When family members are involved in any form of business transaction, emotions are virtually guaranteed to fly high. Throw real estate into the mix – with its accompanying nostalgia, maintenance costs and complex purchasing processes – and you can be in for quite a show.
While one family purchasing one property is simple enough, troubles often arise when relatives are seeking to divvy up a deceased family member’s home or embarking upon a complex real estate-focused investment strategy. And given the recent escalation of housing prices across the country, combined with the slowing economy, it’s likely more Canadian families will be joining forces when it comes to matters of real estate.
Whether it’s purchasing a home from a family member to save a few dollars, investing an RRSP in a relative’s mortgage to avoid the turmoil of the stock market or purchasing a rental property together to generate a little extra income, there are plenty of opportunities for mortgage brokers/agents to help families stick together while increasing their net worth. It’s important to keep in mind, however, that these situations must be approached with a delicate hand.
Sales between relatives
Over the last 12 months, Graeme Moss, manager with Fair Mortgage Solutions in Hamilton, Ontario, has seen a drastic increase in the number of clients looking to purchase homes from a family member.
While non-arm’s-length deals were an occasional occurrence 10 years ago, Moss says he’s done 25 deals in the past year. The presence of an existing mortgage makes this type of transfer complicated – and leaves plenty of room for confusion on behalf of the client and, potentially, the broker.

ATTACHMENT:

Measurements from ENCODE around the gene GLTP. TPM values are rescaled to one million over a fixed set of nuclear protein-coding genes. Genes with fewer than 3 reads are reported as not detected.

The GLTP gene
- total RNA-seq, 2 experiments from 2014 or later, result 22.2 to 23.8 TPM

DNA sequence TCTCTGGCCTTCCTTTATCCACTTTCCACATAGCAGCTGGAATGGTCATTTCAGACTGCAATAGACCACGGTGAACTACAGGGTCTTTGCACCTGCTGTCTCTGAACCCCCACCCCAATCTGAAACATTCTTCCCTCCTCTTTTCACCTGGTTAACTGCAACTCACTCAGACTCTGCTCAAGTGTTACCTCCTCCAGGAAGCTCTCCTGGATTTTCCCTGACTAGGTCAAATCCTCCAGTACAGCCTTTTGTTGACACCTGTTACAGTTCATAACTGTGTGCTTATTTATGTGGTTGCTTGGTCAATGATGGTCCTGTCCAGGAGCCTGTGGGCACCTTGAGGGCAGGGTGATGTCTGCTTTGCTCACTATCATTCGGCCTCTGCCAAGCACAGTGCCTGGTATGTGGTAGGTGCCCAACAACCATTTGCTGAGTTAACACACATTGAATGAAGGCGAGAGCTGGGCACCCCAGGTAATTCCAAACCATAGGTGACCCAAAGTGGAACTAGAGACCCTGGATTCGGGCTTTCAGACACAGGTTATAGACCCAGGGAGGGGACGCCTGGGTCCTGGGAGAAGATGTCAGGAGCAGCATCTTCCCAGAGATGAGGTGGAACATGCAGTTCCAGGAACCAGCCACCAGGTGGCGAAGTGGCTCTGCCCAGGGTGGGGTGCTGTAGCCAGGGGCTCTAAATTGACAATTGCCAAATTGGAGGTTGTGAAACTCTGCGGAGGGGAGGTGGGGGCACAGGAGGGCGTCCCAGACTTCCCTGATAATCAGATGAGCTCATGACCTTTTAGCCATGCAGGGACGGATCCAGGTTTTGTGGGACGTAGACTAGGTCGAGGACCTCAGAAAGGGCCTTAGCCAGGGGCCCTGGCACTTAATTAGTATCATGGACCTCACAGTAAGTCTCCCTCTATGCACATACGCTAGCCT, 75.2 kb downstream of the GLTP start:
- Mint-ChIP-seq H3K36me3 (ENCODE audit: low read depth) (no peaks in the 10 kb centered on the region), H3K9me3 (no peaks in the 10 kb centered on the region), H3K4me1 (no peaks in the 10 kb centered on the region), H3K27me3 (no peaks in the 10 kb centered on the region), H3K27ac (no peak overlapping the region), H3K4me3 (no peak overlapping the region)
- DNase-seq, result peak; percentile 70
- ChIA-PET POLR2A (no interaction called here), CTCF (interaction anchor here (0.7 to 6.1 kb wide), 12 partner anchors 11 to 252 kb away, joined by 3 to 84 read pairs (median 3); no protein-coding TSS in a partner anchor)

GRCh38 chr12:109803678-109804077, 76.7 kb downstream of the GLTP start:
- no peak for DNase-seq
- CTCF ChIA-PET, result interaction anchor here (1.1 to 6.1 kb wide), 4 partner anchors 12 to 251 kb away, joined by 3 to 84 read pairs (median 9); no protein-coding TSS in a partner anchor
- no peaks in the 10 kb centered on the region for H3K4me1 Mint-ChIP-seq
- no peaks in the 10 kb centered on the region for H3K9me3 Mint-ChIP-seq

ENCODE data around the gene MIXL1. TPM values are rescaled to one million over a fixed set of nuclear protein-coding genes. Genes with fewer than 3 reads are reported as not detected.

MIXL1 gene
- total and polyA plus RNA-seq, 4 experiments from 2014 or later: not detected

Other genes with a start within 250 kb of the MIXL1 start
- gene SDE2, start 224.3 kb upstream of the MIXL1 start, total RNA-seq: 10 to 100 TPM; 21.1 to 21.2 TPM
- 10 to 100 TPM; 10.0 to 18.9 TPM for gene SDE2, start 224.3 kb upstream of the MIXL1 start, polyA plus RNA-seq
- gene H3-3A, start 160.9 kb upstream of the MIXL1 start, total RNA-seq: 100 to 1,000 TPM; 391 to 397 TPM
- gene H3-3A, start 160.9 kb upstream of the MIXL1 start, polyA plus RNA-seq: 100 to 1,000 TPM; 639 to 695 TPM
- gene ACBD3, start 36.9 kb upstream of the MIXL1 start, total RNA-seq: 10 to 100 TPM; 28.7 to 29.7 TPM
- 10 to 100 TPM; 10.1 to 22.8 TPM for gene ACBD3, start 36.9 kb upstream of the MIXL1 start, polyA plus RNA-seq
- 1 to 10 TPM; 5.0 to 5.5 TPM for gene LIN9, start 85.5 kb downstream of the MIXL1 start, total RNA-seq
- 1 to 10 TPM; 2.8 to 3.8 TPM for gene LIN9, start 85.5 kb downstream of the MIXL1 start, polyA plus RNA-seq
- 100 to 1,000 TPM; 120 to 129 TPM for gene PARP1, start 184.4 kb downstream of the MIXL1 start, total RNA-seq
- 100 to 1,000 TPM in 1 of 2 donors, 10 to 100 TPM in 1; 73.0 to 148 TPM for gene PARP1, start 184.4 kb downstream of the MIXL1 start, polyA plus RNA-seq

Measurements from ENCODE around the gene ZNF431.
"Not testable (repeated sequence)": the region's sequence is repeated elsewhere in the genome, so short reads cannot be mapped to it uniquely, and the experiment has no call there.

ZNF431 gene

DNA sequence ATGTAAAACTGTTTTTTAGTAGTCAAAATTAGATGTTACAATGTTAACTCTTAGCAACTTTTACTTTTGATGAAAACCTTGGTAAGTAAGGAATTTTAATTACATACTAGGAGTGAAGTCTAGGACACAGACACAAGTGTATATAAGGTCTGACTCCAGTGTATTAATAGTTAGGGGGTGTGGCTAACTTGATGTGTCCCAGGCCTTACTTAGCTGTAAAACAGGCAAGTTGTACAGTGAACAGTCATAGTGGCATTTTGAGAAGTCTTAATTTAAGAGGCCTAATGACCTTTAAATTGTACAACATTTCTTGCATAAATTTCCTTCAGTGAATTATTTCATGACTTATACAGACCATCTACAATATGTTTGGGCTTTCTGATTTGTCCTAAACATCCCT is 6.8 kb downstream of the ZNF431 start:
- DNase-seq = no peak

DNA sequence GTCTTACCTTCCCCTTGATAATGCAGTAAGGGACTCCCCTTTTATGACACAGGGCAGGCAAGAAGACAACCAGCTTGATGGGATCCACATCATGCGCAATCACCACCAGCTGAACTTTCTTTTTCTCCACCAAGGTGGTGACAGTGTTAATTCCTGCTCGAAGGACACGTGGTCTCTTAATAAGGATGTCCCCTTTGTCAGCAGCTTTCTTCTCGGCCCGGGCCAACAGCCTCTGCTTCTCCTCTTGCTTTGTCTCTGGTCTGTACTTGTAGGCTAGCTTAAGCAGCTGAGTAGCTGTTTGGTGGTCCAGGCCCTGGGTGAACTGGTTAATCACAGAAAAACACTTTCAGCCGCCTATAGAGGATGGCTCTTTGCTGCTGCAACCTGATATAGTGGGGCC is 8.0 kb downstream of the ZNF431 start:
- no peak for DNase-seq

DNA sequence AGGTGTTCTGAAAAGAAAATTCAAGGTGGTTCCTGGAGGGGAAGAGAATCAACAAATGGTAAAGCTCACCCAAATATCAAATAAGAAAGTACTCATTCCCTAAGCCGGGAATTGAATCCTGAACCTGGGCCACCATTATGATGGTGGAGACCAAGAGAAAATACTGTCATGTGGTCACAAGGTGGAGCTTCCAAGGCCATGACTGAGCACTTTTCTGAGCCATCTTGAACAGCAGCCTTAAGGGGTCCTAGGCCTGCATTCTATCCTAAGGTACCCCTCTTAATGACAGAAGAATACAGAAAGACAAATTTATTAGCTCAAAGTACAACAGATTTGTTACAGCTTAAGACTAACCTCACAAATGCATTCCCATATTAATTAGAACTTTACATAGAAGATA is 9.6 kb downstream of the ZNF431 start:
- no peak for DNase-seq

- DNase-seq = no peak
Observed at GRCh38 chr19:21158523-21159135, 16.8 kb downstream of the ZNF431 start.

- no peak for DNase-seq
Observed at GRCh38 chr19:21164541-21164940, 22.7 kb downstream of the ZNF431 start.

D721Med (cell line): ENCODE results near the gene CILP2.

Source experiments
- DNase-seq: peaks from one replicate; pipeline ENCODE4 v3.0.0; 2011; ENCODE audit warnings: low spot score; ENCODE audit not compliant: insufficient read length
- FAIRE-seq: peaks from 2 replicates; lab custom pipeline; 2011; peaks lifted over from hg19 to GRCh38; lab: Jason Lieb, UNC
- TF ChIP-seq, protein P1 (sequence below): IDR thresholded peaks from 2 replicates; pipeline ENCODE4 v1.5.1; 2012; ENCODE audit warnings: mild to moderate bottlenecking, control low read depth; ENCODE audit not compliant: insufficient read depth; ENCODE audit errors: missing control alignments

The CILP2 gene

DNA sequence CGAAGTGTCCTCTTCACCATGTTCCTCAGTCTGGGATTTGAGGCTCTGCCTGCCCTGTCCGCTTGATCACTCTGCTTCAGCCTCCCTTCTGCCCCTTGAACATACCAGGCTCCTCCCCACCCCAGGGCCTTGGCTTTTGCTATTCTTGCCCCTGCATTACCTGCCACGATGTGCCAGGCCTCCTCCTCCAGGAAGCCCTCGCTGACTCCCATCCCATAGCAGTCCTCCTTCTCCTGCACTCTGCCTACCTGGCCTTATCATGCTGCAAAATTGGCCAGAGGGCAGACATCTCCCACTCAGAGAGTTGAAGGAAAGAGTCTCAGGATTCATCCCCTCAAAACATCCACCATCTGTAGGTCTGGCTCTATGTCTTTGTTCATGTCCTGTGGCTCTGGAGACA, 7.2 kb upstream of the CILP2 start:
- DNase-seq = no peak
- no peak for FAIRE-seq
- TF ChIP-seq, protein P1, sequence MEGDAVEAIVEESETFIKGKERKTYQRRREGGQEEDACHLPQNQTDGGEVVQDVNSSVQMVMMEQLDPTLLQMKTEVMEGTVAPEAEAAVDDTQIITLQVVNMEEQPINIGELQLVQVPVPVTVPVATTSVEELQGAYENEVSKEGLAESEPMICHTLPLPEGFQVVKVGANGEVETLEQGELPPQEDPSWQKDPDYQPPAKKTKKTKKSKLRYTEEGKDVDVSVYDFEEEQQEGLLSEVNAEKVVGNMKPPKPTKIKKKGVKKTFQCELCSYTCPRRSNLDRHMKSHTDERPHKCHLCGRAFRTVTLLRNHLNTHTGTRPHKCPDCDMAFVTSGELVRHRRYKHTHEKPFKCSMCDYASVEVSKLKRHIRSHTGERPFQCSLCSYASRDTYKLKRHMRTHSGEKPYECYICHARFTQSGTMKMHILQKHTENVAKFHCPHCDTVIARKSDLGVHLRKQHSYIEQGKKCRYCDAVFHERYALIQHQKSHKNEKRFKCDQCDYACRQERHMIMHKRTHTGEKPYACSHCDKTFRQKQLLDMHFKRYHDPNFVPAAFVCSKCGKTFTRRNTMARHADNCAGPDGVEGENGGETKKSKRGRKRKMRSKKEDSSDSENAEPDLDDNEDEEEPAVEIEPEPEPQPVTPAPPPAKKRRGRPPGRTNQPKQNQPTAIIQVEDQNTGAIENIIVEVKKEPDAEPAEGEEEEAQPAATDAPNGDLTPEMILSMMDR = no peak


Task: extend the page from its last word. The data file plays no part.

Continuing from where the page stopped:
“If it’s mortgage-free, it’s usually a simple transfer. It’s a little more difficult when there’s a mortgage on it,” he says. “That’s why the most important thing to do with these types of deals is to sit down with the whole family and make sure you understand the whole situation.”
Moss adds that the more family members involved, the more room for confusion – and family tiffs. He offers the example of a family where the mother had died and her five children were looking for a way to evenly split the house proceeds. While that seemed straightforward enough, complications arose when two of the brothers sought to buy the property.
“It took about two months to complete – these types of deals usually involve a slower process,” Moss says. “The property has to be appraised at a fair price, all the relatives have to agree on it and there is heavy lawyer involvement.”
In the end, the two brothers purchased the home for the appraised amount and the cash from the sale was evenly split among the three other siblings. While it turned out okay, Moss says things could sour down the road.
“In these situations, the potential for problems is much greater – especially if house prices rise,” he says.
Lenders are typically open to relative-to-relative sales, although they do require extra documentation – especially if it’s a private sale with no realtor involved, Moss says. In these situations, an appraisal is frequently required.
“Banks are worried about relatives overvaluing their property and then selling it,” Moss explains. “But I’d say 90% of the time the offer is below market value.”
Moss offers the example of another home transfer that he originated where an older couple was retiring and wanted to move to a smaller home after selling their existing home to their son. The house was sold to the son at the appraised price, but the parents wanted to give their son a down payment from the value of the home. As a result, they ended up knocking off five per cent of the price of the house and the son used the money to put towards his down payment.